Massachusetts Access to Justice Commission
Justice is Everyone’s Business
A2J In The Real World
Access to Lawyers for Crime Victims
Massachusetts has assembled a state-wide Civil Legal Aid for Victims of Crime (CLAVC) team providing free assistance on civil legal issues arising out of violence.
Access to Justice Fellows
Retired attorney “Bats” Wheeler, while working as an Access to Justice Fellow, has made hundreds of “Wills On Wheels” house calls to elderly, disabled and/or low income clients in 41 cities and towns.
Innovative Legal Aid Funding
The voluntary “add-on opt-out” fee to a lawyer’s yearly attorney registration has already generated $7.5 million for civil legal aid for low income people.
Civil Appellate Pro Bono Program
The weekly program assists low income, self-represented litigants who are looking for both professional advice and an attorney to take on their appeal pro bono.
What is A2J?
We are all entitled to justice.
But poverty, physical disability and language barriers are just some of the obstacles that prevent people from gaining full access to all the remedies and relief – in a word, Justice – that our Courts and Government Agencies can provide. The Massachusetts Access to Justice Commission is working to ensure that everyone in Massachusetts has access to the Justice they deserve.
The Commissioners & Team at Massachusetts Access to Justice
Sue Finegan, Esq.
Chair, Access to Justice Commission
Sue is a nationally recognized pro bono pioneer with a passion for helping underserved populations and exceptional litigation skills. In her position as chair of Mintz’s Pro Bono Committee, she leads groundbreaking cases and manages pro bono matters for the firm. She has helped to defeat President Trump’s first immigration travel ban in early 2017, engineer the passage of a Massachusetts restraining order law for sexual assault survivors, and create several innovative statewide model pro bono programs in Massachusetts.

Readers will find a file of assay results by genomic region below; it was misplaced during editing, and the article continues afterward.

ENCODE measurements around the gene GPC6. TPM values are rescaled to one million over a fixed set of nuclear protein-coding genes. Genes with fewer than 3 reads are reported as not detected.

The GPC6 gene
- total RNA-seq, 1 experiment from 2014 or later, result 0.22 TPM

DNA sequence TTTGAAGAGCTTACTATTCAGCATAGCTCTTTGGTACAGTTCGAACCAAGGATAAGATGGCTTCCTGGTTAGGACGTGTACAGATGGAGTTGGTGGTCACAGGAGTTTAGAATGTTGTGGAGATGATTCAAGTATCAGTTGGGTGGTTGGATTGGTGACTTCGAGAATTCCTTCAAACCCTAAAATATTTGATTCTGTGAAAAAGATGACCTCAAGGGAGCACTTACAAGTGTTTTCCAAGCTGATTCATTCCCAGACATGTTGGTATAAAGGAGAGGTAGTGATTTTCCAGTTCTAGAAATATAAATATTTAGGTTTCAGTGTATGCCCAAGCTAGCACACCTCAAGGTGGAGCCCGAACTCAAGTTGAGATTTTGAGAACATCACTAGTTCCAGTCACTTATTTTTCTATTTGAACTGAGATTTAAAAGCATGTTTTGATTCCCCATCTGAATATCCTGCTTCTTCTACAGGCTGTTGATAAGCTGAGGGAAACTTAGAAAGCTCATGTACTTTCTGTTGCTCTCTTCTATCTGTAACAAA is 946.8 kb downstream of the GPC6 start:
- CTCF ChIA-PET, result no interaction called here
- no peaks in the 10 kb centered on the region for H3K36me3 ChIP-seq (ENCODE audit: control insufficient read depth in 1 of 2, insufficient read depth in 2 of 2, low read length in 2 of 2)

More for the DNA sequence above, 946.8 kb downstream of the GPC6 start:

Access to Justice Commissioners
The goal of the Massachusetts Access to Justice Commission is to achieve equal justice for all persons in the Commonwealth. It strives to accomplish this goal by providing leadership and vision to, and coordination with, the many organizations and interested persons involved in providing and improving access to justice for those unable to afford counsel.
It takes many resources and the hands of so many amazing people to make the kind of progress we seek.
Click to see a full list of the Access to Justice current Commissioners.
Carol Goodwin, Esq.
Director, Access to Justice Commission
Attorney Goodwin joins the Commission from Boston University School of Law, where she most recently served as Director of Public Service and Pro Bono. She is also the incoming co-chair of the Boston Bar Association’s Delivery of Legal Services Steering Committee, a previous member of the National Advisory Committee for Equal Justice Works, and formerly chaired the Public Service and Pro Bono Section of the American Association of Law Schools. Atty Goodwin has also held positions as an assistant attorney general for the State of New York; as an attorney in private practice representing plaintiffs in employment discrimination and civil rights litigation, and tenants in landlord-tenant matters; and as a pro se staff attorney for the United States Court of Appeals for the Second Circuit.